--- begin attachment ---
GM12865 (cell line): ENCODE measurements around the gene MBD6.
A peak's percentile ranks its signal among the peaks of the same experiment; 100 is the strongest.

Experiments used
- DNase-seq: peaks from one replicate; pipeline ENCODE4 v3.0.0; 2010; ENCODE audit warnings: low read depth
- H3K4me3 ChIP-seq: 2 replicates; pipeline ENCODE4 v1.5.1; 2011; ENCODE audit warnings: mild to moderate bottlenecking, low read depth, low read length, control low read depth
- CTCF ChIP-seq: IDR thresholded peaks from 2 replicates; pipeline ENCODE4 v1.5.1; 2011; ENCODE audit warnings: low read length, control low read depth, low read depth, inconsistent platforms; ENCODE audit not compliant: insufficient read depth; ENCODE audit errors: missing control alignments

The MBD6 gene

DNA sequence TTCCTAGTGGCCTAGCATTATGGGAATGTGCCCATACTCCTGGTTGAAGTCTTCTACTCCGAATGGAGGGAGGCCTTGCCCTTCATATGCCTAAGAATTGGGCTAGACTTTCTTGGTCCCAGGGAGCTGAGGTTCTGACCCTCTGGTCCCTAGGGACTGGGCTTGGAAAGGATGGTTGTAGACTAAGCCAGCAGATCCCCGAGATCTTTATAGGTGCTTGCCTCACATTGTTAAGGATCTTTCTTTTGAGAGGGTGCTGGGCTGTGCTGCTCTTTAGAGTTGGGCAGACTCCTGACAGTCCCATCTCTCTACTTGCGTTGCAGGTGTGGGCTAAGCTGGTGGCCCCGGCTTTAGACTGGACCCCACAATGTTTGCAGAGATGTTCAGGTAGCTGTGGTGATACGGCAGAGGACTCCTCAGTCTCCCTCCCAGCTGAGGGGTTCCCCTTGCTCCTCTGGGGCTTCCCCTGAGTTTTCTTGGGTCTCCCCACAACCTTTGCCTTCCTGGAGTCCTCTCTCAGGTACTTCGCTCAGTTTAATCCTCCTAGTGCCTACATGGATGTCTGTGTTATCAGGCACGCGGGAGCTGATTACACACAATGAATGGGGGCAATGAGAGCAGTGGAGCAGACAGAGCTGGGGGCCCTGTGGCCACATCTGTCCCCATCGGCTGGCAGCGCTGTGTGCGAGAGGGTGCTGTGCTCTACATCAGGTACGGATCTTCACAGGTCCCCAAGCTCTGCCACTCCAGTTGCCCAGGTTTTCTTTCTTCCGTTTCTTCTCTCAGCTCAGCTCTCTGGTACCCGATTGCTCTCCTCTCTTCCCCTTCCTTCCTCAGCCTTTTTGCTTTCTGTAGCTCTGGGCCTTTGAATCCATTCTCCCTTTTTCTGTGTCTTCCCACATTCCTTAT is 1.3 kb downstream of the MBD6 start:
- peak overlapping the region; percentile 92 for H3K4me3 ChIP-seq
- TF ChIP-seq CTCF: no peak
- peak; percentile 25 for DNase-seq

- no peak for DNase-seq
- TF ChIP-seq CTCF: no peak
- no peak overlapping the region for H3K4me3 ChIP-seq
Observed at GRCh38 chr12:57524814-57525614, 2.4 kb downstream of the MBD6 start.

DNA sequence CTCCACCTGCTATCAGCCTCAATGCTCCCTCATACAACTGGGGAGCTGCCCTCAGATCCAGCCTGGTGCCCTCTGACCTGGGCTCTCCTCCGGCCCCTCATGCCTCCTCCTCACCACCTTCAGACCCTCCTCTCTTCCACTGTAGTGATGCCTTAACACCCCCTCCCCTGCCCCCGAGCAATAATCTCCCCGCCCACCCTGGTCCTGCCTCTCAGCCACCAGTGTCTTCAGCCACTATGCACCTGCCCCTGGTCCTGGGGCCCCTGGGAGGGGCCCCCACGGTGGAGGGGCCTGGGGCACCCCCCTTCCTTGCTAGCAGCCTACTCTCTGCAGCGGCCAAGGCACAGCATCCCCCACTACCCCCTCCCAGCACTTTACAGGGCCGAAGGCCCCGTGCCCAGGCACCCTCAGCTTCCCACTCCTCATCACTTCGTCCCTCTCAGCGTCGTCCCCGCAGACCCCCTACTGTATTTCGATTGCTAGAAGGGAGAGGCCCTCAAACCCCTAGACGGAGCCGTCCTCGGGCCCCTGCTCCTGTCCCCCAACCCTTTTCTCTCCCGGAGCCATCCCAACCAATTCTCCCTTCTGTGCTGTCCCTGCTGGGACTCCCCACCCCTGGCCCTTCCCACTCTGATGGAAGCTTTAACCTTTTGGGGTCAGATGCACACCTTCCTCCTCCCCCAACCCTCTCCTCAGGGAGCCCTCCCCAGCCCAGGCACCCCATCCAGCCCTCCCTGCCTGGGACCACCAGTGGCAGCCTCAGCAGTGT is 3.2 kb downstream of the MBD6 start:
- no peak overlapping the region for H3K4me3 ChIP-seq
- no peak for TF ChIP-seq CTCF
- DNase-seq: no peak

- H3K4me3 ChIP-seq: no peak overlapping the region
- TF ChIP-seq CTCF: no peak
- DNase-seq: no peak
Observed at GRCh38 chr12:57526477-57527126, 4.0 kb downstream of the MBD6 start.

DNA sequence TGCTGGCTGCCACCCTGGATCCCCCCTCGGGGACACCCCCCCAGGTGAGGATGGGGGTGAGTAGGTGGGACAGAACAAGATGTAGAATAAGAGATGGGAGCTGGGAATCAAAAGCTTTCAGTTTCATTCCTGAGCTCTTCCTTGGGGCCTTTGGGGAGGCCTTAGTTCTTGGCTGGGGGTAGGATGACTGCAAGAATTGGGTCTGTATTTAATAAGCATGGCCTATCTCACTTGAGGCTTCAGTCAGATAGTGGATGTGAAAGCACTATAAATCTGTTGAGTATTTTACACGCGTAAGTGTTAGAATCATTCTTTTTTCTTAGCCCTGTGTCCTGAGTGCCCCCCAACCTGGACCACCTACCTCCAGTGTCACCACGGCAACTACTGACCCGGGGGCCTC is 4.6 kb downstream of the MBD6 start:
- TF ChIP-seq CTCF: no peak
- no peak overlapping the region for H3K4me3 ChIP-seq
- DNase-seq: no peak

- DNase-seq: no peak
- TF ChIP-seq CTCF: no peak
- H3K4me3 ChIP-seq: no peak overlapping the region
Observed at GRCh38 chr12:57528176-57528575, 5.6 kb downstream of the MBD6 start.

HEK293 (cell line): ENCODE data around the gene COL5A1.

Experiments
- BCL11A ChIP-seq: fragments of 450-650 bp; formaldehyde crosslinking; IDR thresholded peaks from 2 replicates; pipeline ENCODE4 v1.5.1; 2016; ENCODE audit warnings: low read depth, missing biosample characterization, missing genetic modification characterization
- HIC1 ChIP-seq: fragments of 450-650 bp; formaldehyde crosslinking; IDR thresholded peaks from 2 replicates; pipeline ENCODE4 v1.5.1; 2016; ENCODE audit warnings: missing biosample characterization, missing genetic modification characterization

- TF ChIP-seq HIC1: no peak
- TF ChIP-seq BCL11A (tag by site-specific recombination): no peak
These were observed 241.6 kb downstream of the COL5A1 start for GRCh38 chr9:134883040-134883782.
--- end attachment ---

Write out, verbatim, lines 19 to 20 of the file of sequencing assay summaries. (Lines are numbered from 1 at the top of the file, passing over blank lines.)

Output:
- DNase-seq: no peak

- H3K4me3 ChIP-seq: no peak overlapping the region